In The New Poetic, C. K. Stead performed a great service to students of literary history by tracking the actual poems popular in England in the decade 1900-1910: chiefly ‘versified Imperialist sentiments, the public school spirit, or patriotic fervour’ (49). One of the most admired figures was William Watson:
You in high places; you that drive the steeds
Of empire; you that say unto your hosts;
‘Go thither’, and they go; and from our coasts
Bid sail the squadrons, and they sail, their deeds
Shaking the world. . . . (Stead: 52)
Another was the bestselling young Patrick MacGill, whose Songs of the Dead End (1912) features ‘poetry of the people’ like the following:
He is the drainer—
Out on the moorland bleak and grey,
Using his spade in a primitive way, through
Chilling evening and searing day. Call him a
Fool and well you may—
He is the drainer. (Stead: 64)
The lowest point, according to Stead, was reached in 1909: ‘The “aesthetic” movement of the nineties had long since collapsed with the trial of Wilde when, as F. M. Ford puts it, “Poets died or fled to other climes, publishers also fled”’ (Stead: 53). In April 1909 Swinburne died and in May, George Meredith. That left Yeats and Hardy but the former wrote almost no poetry during the decade, while the latter, so Eliot told Pound in a letter, was a poet to whose ‘merits’ he himself was utterly ‘blind’ (Eliot 1996: 394-95).2 Again, I don’t think Eliot is merely being coy here: Hardy was a great poet, but no one, I think, would argue that a poem like ‘The Convergence of the Twain: Lines on the Loss of the Titanic’(1912), which opens with the tercet:
In a solitude of the sea
Deep from human vanity
And the Pride of Life that planned her, stilly couches she. . .
represent a marked break with nineteenth-century poetic tradition.
The situation in the U.S., at least from the perspective of a rebellious young man in love with French literary culture, was not much better. In 1910-11, when ‘Prufrock’, ‘Portrait of a Lady’, and ‘Preludes’ were written, mainstream American poetry looked like this:
Buildings above the leafless trees
Loom high as castles in a dream,
While one by one the lamps come out
To thread the twilight with a gleam.
There is no sign of leaf or bud,
A hush is over everything—
Silent as women wait for love,
The world is waiting for the spring.
--Sara Teasdale, ‘Central Park at Dusk’ ( )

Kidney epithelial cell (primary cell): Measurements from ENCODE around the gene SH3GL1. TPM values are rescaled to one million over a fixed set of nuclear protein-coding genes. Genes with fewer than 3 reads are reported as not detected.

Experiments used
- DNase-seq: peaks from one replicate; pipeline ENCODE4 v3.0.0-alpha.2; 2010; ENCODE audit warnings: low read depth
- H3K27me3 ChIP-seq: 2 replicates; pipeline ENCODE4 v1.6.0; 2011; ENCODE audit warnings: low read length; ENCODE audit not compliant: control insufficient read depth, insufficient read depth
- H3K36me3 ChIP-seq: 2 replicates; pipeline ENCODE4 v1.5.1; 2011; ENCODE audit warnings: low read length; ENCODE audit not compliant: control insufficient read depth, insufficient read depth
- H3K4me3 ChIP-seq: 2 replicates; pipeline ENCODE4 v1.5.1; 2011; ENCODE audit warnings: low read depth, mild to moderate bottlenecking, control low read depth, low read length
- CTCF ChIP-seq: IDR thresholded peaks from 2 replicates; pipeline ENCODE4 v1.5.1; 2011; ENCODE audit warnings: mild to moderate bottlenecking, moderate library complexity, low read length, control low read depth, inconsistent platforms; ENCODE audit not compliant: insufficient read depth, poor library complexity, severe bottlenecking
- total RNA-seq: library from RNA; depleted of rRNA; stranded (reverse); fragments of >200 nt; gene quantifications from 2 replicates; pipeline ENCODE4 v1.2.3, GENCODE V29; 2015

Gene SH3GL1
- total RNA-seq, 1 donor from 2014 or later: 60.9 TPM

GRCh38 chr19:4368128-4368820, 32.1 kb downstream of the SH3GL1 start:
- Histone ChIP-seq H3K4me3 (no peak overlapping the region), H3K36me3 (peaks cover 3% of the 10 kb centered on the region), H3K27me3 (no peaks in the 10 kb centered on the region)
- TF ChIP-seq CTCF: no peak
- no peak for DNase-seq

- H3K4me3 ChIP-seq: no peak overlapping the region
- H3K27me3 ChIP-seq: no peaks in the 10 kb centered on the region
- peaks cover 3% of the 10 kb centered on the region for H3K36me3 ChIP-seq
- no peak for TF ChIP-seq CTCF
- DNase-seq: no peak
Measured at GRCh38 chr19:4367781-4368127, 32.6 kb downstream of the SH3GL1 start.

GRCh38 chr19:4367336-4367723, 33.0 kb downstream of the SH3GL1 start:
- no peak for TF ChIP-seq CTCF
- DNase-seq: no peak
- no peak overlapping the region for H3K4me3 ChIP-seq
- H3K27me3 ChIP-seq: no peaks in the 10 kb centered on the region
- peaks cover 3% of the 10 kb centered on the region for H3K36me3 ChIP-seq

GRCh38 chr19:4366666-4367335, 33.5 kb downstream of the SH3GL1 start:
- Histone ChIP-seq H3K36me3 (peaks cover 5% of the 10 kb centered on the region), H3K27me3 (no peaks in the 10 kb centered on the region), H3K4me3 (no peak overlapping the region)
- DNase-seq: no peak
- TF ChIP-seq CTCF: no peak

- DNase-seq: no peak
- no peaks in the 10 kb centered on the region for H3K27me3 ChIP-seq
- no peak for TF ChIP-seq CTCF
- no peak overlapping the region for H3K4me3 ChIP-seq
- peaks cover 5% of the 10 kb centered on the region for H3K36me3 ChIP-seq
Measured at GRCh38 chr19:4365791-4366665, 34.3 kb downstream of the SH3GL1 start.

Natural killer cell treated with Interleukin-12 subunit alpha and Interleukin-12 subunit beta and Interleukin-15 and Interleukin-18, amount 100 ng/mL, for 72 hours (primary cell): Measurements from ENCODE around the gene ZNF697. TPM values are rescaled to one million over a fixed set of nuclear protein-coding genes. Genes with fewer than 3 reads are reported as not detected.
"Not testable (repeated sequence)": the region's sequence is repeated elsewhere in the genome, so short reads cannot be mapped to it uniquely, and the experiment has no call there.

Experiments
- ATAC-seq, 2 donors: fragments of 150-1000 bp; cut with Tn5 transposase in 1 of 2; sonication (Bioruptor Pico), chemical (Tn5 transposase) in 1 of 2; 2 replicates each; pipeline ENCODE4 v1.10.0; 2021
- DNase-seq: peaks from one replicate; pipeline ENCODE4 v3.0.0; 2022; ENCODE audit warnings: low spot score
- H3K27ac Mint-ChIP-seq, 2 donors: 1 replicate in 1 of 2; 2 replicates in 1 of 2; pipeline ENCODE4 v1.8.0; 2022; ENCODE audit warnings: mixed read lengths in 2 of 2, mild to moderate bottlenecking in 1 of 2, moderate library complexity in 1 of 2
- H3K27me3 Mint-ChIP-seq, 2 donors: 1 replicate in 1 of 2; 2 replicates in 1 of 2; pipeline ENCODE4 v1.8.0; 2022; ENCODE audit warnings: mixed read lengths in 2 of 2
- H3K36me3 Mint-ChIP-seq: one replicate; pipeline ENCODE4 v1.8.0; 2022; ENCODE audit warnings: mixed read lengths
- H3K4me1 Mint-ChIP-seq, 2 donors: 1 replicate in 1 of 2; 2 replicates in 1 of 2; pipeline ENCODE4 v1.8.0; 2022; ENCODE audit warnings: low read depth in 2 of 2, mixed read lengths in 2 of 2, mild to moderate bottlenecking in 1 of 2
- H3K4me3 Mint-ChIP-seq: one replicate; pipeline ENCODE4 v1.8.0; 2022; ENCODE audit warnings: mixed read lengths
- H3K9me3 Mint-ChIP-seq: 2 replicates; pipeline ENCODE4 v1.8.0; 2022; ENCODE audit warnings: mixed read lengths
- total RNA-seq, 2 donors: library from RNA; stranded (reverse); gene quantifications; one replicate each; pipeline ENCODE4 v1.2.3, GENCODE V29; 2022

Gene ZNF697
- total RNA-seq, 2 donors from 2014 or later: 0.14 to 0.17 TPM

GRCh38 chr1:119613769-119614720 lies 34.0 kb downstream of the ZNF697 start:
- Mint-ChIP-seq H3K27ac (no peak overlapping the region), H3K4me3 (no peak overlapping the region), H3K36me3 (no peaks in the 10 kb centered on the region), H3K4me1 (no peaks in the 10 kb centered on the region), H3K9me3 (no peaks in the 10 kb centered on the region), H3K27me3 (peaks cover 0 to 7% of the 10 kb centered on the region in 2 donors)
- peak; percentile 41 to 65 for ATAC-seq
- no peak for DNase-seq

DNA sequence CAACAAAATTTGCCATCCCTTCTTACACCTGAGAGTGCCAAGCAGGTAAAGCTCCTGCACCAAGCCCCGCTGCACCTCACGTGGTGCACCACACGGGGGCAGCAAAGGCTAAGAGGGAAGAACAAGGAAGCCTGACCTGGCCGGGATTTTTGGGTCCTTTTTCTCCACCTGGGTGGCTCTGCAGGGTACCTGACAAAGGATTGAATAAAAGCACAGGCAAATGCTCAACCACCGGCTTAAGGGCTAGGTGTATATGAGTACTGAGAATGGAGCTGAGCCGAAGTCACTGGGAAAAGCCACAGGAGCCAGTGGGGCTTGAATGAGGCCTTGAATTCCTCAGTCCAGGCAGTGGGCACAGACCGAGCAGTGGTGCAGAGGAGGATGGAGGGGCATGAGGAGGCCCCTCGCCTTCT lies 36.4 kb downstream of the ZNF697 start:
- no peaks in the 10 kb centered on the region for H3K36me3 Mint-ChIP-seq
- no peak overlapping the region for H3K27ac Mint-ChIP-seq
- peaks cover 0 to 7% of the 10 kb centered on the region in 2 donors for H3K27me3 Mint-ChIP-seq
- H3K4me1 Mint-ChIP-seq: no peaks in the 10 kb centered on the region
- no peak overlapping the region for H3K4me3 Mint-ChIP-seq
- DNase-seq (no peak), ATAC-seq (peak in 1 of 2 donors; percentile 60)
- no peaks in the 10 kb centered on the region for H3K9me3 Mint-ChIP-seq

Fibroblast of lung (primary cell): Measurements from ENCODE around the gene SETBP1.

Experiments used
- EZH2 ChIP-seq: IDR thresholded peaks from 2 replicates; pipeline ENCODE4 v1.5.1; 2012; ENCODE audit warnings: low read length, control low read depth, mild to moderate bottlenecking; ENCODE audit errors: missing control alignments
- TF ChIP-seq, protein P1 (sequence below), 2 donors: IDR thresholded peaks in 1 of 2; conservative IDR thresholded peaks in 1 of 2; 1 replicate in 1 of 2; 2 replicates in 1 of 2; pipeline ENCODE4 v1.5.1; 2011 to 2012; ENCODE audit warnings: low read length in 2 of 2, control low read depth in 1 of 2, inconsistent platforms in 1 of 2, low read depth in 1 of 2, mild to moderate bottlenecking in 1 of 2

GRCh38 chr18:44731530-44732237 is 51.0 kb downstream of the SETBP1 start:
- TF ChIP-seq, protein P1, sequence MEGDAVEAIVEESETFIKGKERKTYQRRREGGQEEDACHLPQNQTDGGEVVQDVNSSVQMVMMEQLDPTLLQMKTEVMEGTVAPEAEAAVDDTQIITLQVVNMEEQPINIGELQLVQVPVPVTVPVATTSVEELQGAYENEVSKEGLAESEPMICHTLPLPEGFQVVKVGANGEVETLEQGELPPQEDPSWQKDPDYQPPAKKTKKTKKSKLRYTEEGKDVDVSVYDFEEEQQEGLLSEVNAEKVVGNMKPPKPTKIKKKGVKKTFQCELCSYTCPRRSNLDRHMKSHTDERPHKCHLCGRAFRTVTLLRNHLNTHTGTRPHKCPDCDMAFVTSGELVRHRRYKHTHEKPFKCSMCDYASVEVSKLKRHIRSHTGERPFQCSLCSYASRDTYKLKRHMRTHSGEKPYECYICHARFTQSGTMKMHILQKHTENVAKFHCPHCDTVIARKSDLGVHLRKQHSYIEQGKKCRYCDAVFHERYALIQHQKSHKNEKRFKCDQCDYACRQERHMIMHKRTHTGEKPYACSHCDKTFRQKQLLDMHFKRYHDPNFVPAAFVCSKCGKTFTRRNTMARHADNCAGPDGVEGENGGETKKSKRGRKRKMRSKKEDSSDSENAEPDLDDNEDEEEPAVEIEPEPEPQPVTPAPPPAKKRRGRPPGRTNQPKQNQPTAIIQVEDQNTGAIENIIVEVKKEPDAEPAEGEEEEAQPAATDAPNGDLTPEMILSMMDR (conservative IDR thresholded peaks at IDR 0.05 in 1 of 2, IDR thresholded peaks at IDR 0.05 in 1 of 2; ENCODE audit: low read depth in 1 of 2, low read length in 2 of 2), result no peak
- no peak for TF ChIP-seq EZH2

And the most distinguished American poet of 1910, Edward Arlington Robinson, couched his ironies in conventionalized language and flowing tetrameter rhyming stanzas, as in ‘For a Dead Lady’:
No more with overflowing light
Shall fill the eyes that now are faded,
Nor shall another’s fringe with night
Their woman-hidden world as they did.
No more shall quiver down the days
The flowing wonder of her ways,
Whereof no language may requite
The shifting and the many shaded. ( )
Here the poet typically uses Pre-Raphaelite locutions (‘overflowing light’, ‘eyes that now are faded’, ‘quiver down the days’, ‘flowing wonder of her ways’), as well as the inversions (‘No more shall’), and archaisms (‘Whereof’). So pervasive were these poetic norms, that even the young Ezra Pound, writing in 1910, was producing dramatic monologues like ‘Paracelsus in Excelcis’:
’Being no longer human why should I
Pretend humanity or don the frail attire?
Men have I known, and men, but never one
Was grown so free an essence, or become
So simply elements as what I am
The mist goes from the mirror and I see!
Behold! The world of forms is swept beneath—
Turmoil grown visible beneath our peace,
And we, that are grown formless, rise above—
Fluids intangible that have been men,
We seem as statues round whose high-risen base
Some overflowing river is run mad,
In us alone the element of calm! (1990: 30).
‘Personae’, quipped David Antin, ‘is a period piece full of fin de siècle language and poses, the work of an Anglicized schoolboy wearing Provençal, French, Roman and Chinese costumes and writing “verse”’ (9). Certainly ‘Paracelsus’ is a far cry from the Imagist manifesto produced by Pound just a few years later, with its three famous principles— ‘Direct treatment of the thing, whether subjective or objective’, ‘Use no word that does not contribute to the presentation’, and ‘Compose in the sequence of the musical phrase, not in sequence of a metronome’ (Pound 1954: 3). ‘Paracelsus’ is replete with vague and conventional phrasing, as in ‘don the frail attire’ or ‘Turmoil grown visible beneath our peace’; the syntax is inverted (‘Men have I known’; ‘never one / Was grown so free an essence’; ‘Fluids intangible’), and, as is the case in Robinson’s ‘For a Dead Lady’ and Teasdale’s ‘Central Park at Dust’, imagery is largely conventional: the mist covering the mirror signifies blindness, and the speaker’s inner calm is predictably opposed to the external turmoil of the ‘overflowing river’.